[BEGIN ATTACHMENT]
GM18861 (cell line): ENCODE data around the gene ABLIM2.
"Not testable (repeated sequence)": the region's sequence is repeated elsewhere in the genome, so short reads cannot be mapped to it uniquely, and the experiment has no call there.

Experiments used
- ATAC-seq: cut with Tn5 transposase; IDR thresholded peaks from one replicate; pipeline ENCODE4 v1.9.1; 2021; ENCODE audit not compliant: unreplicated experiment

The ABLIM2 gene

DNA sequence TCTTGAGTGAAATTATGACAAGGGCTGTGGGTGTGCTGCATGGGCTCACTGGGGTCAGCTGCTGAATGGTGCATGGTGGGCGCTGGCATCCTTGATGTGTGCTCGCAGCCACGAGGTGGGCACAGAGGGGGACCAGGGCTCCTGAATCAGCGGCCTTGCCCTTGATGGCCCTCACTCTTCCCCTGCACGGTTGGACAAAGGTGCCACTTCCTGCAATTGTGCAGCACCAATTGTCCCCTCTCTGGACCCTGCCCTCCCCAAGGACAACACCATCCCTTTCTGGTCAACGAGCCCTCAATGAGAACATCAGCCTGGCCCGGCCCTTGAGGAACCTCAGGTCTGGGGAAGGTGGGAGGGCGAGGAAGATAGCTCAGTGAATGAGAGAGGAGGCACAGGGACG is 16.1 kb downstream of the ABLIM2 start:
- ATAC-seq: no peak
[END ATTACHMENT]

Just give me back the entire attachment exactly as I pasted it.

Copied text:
GM18861 (cell line): ENCODE data around the gene ABLIM2.
"Not testable (repeated sequence)": the region's sequence is repeated elsewhere in the genome, so short reads cannot be mapped to it uniquely, and the experiment has no call there.

Experiments used
- ATAC-seq: cut with Tn5 transposase; IDR thresholded peaks from one replicate; pipeline ENCODE4 v1.9.1; 2021; ENCODE audit not compliant: unreplicated experiment

The ABLIM2 gene

DNA sequence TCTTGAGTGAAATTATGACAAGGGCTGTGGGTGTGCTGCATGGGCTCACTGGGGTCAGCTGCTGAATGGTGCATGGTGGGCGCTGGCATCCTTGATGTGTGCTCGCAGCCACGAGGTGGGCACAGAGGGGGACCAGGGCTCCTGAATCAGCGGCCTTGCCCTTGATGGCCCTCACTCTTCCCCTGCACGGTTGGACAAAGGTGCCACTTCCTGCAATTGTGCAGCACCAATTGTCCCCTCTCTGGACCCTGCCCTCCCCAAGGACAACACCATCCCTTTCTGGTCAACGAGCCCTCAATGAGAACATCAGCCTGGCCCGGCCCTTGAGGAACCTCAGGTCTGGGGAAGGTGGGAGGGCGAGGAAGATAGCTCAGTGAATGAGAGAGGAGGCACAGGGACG is 16.1 kb downstream of the ABLIM2 start:
- ATAC-seq: no peak